Scholar: 19th century tech boom didn't lead to WWI
Illustration: Rebecca Zisser/Axios
When thinkers predict misery and danger as the new wave of automation unfolds, their evidence is often the jobs chaos, flat wages, and hellbent industrialization of the 19th century. Last year, Alibaba CEO Jack Ma said that technological revolution, after all, "caused World War I."
Quick take: Joel Mokyr, a foremost 19th century scholar at Northwestern University, suggests that the Industrial Revolution and World War I are less of a window into what’s coming from our tech revolution than people presume.
The background: One of the greatest uncertainties of our age is how automation will impact society and politics over the coming decades, and many historians say the greatest clues seem to be in the 19th century.
- Speaking to Axios, Mokyr says an indisputable lesson of the Second Industrial Revolution, just preceding World War I, is that technology can be much more powerful than expected in a combat setting, and seriously amplify and extend a conflict.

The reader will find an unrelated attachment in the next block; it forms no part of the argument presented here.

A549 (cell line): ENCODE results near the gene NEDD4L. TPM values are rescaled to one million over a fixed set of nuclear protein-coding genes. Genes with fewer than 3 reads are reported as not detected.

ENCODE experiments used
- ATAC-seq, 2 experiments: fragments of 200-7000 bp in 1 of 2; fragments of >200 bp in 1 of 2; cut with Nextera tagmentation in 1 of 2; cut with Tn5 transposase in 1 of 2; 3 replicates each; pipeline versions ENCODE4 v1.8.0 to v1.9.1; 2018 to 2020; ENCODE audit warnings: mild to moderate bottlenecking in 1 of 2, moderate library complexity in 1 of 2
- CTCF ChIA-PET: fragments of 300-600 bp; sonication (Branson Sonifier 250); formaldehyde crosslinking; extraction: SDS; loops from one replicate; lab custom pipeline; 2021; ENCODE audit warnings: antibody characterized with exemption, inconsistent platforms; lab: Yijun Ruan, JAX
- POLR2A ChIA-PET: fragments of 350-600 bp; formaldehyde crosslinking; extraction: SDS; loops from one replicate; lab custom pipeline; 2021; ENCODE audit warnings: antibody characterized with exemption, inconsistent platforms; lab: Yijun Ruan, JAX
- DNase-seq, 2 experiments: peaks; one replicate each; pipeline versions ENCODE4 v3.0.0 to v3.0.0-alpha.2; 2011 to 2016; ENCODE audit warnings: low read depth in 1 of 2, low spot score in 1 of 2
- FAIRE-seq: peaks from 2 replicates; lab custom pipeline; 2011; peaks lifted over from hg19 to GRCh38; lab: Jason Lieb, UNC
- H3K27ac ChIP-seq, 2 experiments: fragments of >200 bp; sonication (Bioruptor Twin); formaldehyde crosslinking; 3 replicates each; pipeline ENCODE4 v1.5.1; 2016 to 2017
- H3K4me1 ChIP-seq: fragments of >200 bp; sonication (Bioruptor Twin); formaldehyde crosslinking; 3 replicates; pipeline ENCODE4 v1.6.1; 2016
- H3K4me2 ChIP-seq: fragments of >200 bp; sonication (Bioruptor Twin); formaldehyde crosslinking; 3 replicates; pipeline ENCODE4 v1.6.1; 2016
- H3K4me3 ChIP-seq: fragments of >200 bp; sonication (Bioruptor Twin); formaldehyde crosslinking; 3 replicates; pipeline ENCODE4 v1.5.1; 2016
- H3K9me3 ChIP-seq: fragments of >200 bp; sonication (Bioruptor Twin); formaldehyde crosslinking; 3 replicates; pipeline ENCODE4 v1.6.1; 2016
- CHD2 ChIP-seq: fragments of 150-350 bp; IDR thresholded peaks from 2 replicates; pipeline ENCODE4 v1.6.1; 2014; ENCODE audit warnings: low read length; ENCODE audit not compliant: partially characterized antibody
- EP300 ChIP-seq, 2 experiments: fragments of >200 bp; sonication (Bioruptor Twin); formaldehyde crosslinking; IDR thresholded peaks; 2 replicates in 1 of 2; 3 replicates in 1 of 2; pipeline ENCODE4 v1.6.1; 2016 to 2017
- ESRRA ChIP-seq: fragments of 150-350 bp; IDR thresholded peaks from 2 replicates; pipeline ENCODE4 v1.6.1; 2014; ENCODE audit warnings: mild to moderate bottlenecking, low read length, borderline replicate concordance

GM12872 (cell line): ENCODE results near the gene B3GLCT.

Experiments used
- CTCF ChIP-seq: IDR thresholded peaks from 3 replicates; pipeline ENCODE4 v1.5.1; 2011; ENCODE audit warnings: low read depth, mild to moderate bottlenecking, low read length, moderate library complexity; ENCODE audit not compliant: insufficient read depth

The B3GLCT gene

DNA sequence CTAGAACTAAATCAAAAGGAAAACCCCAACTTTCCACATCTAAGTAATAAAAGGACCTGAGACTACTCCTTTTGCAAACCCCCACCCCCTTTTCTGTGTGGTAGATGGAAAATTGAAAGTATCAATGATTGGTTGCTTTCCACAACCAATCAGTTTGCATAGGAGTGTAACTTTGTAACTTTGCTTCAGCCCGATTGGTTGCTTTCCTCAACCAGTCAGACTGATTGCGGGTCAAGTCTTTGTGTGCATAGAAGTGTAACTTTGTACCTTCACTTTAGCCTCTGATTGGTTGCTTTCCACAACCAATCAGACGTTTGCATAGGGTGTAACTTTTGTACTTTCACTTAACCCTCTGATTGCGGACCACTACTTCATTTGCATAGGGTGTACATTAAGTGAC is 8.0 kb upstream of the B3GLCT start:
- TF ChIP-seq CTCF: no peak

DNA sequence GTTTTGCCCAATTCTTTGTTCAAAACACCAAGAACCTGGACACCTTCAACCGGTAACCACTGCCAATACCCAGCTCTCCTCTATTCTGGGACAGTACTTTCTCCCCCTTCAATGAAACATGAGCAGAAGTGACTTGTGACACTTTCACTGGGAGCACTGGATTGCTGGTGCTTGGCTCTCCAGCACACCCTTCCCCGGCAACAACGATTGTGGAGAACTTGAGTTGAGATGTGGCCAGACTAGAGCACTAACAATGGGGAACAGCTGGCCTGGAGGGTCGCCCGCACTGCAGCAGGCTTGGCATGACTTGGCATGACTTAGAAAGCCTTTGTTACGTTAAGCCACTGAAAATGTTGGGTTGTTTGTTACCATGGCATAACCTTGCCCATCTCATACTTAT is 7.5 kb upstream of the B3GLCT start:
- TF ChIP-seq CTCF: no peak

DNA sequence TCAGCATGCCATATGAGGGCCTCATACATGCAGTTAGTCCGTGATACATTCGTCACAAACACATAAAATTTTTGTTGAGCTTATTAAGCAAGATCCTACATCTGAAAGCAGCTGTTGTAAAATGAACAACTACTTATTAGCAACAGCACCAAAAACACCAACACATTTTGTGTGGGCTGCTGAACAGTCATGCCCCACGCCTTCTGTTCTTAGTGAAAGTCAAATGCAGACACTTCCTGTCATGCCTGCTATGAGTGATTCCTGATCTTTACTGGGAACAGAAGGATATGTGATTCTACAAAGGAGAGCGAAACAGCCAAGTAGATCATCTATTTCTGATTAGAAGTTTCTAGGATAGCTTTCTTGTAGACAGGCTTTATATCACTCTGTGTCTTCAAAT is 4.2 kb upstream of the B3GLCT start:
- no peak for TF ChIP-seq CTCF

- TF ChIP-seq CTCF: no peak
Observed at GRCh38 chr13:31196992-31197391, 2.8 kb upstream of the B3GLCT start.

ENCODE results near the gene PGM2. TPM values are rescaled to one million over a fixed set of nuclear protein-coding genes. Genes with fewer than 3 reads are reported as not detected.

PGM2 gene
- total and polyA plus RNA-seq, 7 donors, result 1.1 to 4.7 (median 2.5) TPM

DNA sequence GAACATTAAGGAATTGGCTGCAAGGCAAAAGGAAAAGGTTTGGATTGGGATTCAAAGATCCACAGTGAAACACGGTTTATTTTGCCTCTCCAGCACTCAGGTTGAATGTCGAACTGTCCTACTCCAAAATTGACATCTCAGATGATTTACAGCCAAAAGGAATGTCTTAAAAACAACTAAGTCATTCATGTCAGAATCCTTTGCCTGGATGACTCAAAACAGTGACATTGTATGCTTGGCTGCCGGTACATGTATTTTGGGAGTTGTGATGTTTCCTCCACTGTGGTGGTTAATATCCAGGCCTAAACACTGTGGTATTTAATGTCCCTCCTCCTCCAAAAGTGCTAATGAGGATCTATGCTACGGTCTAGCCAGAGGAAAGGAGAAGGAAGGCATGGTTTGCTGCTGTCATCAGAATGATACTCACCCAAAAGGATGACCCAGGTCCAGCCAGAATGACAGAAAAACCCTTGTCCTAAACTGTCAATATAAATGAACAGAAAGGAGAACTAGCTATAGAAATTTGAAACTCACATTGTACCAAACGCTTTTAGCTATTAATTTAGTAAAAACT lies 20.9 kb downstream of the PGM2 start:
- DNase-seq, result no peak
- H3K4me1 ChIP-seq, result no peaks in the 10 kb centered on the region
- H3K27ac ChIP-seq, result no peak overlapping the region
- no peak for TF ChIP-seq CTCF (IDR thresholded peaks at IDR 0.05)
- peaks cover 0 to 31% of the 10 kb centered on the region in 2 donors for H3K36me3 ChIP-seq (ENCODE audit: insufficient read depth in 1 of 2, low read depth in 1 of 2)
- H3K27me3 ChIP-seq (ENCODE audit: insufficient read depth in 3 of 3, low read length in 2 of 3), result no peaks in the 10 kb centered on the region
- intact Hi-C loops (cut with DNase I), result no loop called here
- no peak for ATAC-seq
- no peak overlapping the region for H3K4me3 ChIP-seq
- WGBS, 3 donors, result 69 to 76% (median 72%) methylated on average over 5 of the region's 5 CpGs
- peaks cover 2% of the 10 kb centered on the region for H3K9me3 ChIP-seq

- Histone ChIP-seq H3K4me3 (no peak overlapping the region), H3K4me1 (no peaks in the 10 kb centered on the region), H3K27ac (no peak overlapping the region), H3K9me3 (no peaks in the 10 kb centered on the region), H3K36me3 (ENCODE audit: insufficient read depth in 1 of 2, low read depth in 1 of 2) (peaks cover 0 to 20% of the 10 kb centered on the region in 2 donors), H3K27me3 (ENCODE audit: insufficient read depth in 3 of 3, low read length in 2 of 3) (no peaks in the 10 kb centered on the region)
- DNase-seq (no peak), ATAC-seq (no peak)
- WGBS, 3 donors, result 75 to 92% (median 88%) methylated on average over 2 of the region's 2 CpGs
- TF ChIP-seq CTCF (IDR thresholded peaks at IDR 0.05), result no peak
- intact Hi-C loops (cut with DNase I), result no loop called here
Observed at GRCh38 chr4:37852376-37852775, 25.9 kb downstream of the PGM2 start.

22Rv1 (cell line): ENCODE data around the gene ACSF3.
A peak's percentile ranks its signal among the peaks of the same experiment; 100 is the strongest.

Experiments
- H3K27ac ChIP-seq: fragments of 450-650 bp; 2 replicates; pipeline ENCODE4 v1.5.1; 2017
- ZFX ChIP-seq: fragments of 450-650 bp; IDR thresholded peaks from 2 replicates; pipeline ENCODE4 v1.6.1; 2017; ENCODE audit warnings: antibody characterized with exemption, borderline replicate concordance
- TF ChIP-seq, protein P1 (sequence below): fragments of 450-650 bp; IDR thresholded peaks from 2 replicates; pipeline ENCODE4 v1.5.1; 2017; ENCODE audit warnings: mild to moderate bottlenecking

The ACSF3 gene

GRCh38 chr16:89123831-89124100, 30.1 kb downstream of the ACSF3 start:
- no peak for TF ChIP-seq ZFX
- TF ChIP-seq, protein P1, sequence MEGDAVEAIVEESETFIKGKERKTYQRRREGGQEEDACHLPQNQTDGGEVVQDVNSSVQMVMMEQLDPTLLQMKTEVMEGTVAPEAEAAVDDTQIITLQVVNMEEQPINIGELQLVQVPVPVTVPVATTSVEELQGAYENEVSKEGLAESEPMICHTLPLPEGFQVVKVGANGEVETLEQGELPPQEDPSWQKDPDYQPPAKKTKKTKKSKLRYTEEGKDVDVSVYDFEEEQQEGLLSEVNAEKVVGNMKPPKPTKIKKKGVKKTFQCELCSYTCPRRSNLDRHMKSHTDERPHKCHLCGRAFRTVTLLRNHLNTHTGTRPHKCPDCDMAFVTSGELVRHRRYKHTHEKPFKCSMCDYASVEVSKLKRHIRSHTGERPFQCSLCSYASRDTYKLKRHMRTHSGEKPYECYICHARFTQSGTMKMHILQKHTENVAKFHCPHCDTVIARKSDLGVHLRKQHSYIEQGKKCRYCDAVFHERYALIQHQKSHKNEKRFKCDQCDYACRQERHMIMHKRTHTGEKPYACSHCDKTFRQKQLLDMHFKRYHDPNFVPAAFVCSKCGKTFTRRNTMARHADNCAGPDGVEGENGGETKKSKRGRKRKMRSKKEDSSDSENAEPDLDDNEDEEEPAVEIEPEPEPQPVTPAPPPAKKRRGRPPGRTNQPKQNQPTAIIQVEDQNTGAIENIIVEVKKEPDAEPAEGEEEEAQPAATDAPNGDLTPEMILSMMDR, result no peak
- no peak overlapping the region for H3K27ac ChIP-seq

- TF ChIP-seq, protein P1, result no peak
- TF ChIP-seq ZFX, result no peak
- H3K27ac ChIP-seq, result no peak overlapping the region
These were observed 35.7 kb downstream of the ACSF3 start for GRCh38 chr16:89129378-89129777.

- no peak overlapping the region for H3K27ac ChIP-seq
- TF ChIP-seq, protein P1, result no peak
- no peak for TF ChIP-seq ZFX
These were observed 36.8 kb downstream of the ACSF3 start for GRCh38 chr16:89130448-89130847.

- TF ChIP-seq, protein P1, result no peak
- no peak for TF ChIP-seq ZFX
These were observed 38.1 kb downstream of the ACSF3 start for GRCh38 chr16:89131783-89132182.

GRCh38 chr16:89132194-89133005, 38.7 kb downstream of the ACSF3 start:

- The tech breakout in steel, mass-production, chemicals, engines and barbed wire, "changed the nature of war between 1871 and 1914," said Mokyr, author of "A Culture of Growth."
- The pace of change happened "faster than ever before, and people had not internalized that fact."
The big picture: But where historians and other analysts go too far, Mokyr says, is linking the century's dizzying tech boom and war.
- "WWI was a epochal event, but linking it mindlessly to technology is playing post hoc ergo propter hoc (after this, therefore because of this,)" he said.
- "The idea that the technological advances of the age led to 'upheaval' and 'disruption,' and that those somehow led to war, strikes me as basically wrong.
- "The 'flat' wages were not flat, and certainly the beginning of the 'welfare state' can be discerned in many countries. Moreover, unlike now Europeans left behind had a safety valve: free emigration.
Yes, economic change of any kind can lead to disruption and the need to adjust, and creative destruction can cause all kind of suffering. But not war.— Mokyr